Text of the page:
The provincial government will provide Peel Regional Police with $20.5 million in additional funding to combat violent crime, money that Chief Nish Duraiappah says will help his officer pursue “complicated investigations” that often demand “many, many hours.”

The investment, which is coming from the Ford government’s $195 million Community Safety and Policing (CSP) grant program, was announced during a news conference in Mississauga on Friday morning.

“This money will help our police officers work directly with members of the public to improve safety and it will also allow our officers to target organized crime at its source and work with prosecutors to lock up criminals,” Premier Doug Ford said in making the announcement. "My message to the criminals that are watching us now: we are coming for you, we are going to find you and we are going to lock you up for a long time."

Part of the funding will go specifically towards the Peel Regional Police Community Mobilization Program, which works directly with members of the community on various projects to improve public safety, such as neighbourhood watches and town hall meetings.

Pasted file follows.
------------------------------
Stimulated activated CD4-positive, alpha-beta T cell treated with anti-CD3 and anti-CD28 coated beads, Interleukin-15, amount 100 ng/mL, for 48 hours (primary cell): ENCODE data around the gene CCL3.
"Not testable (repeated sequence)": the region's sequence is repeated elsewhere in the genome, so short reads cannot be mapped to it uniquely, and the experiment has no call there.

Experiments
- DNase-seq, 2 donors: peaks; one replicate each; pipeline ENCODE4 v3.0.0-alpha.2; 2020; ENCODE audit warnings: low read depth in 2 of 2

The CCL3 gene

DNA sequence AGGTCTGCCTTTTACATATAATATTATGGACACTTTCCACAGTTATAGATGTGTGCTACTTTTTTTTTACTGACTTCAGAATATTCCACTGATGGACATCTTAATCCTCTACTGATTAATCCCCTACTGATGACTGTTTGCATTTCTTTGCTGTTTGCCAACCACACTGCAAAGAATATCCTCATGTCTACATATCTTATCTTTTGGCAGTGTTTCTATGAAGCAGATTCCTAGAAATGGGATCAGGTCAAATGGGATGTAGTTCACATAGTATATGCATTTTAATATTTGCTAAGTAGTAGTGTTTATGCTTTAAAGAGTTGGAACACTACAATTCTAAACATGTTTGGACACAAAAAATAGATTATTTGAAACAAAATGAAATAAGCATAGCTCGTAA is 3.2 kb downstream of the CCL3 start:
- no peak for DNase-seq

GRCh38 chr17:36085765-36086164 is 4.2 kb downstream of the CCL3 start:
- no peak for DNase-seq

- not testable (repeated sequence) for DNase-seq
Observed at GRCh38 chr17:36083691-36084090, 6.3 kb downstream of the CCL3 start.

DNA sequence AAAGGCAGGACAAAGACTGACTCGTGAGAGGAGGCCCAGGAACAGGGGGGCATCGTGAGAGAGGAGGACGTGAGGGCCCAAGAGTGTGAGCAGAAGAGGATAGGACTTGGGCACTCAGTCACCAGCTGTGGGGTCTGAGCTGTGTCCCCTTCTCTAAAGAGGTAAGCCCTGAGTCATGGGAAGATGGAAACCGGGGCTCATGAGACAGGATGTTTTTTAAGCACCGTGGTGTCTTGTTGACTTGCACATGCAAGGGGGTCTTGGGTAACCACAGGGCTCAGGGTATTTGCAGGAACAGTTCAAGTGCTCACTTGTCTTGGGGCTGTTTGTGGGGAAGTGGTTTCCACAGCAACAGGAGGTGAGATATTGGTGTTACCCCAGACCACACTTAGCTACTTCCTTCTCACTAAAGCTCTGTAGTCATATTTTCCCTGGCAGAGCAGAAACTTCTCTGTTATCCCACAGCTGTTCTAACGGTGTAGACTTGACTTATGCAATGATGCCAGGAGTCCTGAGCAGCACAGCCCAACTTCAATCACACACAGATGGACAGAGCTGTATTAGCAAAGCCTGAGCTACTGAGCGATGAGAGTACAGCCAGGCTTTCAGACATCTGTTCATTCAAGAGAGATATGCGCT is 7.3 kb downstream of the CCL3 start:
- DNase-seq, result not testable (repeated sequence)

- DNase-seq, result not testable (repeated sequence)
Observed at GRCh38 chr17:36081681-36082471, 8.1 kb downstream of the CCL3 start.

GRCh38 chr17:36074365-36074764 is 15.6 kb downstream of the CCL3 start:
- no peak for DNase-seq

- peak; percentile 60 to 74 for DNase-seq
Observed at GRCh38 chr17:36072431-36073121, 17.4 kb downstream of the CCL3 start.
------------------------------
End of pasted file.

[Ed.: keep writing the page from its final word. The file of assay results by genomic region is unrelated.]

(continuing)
The rest of the money, meanwhile, will go towards various other initiatives aimed at cracking down on violent crime.

“We know this region statistically is still one of safest regional municipalities in Canada, however that being said the confluence of factors which cause problems in our communities are ones that require responses that are sometimes above and beyond our capability of deploying officers and investigators to,” Chief Nish Duraiappah said. “Violent crime and the nature of these incidents require significant resources and the skills to investigate them.”

The funding comes 17 months after the Ford government provided the City of Toronto with $25 million to help crack down on violent crime. The province also provided the city with $1.5 million in emergency funding amid a spike in gun violence this past summer.

Speaking with reporters at Friday’s announcement, Brampton Mayor Patrick Brown thanked the province for recognizing that gun and gang violence is “not a Toronto problem but a GTA-wide problem.”

“You should never underestimate how sophisticated gangs are, never underestimate how they appreciate where there is diminished resources and where there is, unfortunately, a more convenient place to engage in this activity,” he said. “With this help you are helping ensure that Peel Region is not a convenient place for another shooting, you are ensuring that we have the tools to fight this insidious activity.”